His site, Return of Kings, was at first dedicated to crude misogyny and pick-up advice.

But by 2015, he was ranging further afield in his search for the source of male woe, writing pieces like “The Damaging Effects of Jewish Intellectualism and Activism on Western Culture,” a positive review of an anti-Semitic conspiracy text popular among the alt-right.

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The young people sharing strange, coded frog memes and declaring their commitment to white identity politics on obscure websites remained in the realm of the unserious—or at least the unknowable and weird. ” he shouted, and in response, audience members saluted in unmistakably Nazi style.

Then, last November, The Atlantic published footage of a prominent alt-right provocateur, Richard Spencer, raising a glass to Donald Trump’s election at a conference in Washington, D. The incident made waves—here were young men behaving, in public, like fascists.

But Spencer laughed it off, claiming that the gestures were “ironic.” The methods and meaning of the alt-right were as yet elusive.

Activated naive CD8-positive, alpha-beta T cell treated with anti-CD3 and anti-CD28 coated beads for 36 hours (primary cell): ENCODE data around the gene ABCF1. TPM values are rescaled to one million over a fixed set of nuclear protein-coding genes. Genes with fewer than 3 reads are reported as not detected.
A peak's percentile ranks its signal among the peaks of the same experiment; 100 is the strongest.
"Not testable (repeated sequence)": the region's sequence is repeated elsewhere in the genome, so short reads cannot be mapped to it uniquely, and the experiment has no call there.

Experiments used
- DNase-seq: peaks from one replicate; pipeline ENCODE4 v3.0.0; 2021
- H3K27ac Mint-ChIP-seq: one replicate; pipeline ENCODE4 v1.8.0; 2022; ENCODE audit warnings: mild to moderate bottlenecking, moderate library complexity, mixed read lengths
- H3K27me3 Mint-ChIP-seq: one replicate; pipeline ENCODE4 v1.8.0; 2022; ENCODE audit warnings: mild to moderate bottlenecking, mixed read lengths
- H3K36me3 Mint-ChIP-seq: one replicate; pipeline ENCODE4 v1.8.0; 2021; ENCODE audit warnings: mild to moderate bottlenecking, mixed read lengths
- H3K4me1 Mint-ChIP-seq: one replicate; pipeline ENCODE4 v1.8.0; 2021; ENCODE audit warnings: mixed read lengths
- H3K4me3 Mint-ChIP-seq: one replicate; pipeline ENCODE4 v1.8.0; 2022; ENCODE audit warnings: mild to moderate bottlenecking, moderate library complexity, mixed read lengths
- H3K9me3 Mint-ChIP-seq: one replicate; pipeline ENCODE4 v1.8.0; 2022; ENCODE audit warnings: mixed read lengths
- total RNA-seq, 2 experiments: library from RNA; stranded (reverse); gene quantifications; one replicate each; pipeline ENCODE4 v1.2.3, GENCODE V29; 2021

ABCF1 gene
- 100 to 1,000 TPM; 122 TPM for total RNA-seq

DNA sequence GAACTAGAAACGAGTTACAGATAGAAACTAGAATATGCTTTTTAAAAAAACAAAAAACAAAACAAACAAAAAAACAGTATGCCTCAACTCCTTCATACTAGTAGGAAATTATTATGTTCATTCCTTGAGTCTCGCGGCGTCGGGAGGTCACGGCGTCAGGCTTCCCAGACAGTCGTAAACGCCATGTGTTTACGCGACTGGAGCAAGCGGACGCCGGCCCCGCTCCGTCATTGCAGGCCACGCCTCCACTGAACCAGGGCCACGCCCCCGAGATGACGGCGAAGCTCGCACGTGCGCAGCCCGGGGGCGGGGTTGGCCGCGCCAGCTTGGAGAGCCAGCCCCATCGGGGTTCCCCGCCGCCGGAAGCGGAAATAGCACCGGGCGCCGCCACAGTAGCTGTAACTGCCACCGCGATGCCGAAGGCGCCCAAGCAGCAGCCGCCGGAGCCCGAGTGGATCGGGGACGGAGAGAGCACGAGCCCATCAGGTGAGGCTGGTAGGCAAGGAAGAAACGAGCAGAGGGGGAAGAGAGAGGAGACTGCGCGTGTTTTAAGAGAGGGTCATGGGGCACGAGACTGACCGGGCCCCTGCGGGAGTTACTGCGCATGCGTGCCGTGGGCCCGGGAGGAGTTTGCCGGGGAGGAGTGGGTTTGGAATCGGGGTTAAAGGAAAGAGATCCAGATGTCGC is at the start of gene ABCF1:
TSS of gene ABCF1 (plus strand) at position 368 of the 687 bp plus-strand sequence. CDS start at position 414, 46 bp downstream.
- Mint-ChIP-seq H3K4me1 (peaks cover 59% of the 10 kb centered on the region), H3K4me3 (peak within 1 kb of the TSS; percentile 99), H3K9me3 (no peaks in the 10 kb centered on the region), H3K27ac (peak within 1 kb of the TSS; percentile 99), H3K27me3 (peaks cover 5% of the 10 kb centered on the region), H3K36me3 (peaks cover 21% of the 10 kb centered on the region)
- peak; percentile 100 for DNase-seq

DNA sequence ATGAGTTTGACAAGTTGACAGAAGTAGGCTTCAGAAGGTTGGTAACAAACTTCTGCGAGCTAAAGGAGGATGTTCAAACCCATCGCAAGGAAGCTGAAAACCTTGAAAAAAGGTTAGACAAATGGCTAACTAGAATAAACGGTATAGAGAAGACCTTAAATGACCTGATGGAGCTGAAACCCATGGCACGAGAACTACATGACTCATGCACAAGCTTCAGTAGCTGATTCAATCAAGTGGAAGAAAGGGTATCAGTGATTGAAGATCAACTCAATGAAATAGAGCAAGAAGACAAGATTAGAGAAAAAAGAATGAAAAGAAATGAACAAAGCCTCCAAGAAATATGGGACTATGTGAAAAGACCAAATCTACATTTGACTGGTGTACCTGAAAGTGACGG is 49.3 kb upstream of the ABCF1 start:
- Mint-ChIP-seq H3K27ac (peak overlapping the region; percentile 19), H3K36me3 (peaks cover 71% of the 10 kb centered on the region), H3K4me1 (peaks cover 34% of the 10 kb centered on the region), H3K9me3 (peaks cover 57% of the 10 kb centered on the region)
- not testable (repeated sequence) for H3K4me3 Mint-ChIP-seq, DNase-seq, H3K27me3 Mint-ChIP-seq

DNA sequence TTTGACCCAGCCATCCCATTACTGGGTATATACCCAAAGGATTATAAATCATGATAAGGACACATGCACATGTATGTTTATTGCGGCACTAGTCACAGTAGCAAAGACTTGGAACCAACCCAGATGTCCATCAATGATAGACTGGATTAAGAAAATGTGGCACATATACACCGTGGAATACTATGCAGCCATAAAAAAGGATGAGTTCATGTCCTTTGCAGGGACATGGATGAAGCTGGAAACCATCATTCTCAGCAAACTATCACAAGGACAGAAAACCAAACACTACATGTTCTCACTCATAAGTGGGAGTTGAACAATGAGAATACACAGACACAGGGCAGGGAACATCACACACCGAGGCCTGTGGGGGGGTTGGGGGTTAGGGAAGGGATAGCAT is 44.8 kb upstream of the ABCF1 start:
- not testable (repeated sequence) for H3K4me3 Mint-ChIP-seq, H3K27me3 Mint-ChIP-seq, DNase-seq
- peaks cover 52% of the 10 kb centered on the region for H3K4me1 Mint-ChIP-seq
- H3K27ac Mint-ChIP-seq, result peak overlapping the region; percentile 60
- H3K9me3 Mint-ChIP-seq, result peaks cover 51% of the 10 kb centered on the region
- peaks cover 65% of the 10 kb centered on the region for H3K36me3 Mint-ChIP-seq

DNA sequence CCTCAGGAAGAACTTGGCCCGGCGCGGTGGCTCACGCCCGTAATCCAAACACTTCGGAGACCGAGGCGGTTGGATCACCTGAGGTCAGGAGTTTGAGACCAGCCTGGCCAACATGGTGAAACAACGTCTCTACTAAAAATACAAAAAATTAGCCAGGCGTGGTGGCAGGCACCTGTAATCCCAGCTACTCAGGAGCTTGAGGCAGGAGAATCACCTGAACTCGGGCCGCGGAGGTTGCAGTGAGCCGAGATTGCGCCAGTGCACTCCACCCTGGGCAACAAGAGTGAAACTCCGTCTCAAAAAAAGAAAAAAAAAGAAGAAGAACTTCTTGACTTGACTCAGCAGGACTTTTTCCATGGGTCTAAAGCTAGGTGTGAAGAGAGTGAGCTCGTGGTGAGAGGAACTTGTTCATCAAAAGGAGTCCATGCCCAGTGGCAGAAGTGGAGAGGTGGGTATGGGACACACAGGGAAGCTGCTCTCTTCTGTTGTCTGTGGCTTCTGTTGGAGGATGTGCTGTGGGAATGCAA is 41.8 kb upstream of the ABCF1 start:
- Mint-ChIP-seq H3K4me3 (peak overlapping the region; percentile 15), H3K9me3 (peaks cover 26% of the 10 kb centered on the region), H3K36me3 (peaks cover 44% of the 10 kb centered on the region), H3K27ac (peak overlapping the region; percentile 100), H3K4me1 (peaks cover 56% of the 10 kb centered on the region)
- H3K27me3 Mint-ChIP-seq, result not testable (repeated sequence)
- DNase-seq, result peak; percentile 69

It wasn’t until the events in Charlottesville, Virginia, in August that the alt-right took on a form that most Americans could finally grasp as a real, and unambiguous, political movement.

Could it be that these “ironic” young men had meant what they were saying all along?

To answer this question—and to comprehend the powerful and unexpected effect Charlottesville is having on the alt-right itself—we need to understand what the movement is, and what it is not.

Initially, at least, taking the red pill was more closely associated with antifeminist and men’s-rights forums like Reddit’s /r/The Red Pill, which launched in 2012, than with the nativist or racist corners of the online right.